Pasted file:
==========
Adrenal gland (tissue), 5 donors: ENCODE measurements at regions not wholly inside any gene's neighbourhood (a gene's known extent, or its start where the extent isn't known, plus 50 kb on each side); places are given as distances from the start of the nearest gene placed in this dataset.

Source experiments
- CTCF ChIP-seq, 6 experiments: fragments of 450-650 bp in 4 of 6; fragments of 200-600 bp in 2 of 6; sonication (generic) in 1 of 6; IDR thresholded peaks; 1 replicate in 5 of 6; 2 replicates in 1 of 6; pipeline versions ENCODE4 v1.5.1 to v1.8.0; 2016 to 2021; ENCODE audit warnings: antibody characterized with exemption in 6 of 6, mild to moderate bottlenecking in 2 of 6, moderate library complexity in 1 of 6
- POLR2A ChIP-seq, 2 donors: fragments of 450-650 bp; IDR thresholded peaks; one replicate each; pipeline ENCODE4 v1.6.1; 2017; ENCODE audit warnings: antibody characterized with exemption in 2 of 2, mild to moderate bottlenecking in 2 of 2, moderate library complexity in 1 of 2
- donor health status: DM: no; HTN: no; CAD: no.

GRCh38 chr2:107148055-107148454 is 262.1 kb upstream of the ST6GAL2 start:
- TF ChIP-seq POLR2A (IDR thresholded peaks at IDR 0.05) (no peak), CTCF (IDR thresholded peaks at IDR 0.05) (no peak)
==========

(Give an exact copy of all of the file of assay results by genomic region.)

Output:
Adrenal gland (tissue), 5 donors: ENCODE measurements at regions not wholly inside any gene's neighbourhood (a gene's known extent, or its start where the extent isn't known, plus 50 kb on each side); places are given as distances from the start of the nearest gene placed in this dataset.

Source experiments
- CTCF ChIP-seq, 6 experiments: fragments of 450-650 bp in 4 of 6; fragments of 200-600 bp in 2 of 6; sonication (generic) in 1 of 6; IDR thresholded peaks; 1 replicate in 5 of 6; 2 replicates in 1 of 6; pipeline versions ENCODE4 v1.5.1 to v1.8.0; 2016 to 2021; ENCODE audit warnings: antibody characterized with exemption in 6 of 6, mild to moderate bottlenecking in 2 of 6, moderate library complexity in 1 of 6
- POLR2A ChIP-seq, 2 donors: fragments of 450-650 bp; IDR thresholded peaks; one replicate each; pipeline ENCODE4 v1.6.1; 2017; ENCODE audit warnings: antibody characterized with exemption in 2 of 2, mild to moderate bottlenecking in 2 of 2, moderate library complexity in 1 of 2
- donor health status: DM: no; HTN: no; CAD: no.

GRCh38 chr2:107148055-107148454 is 262.1 kb upstream of the ST6GAL2 start:
- TF ChIP-seq POLR2A (IDR thresholded peaks at IDR 0.05) (no peak), CTCF (IDR thresholded peaks at IDR 0.05) (no peak)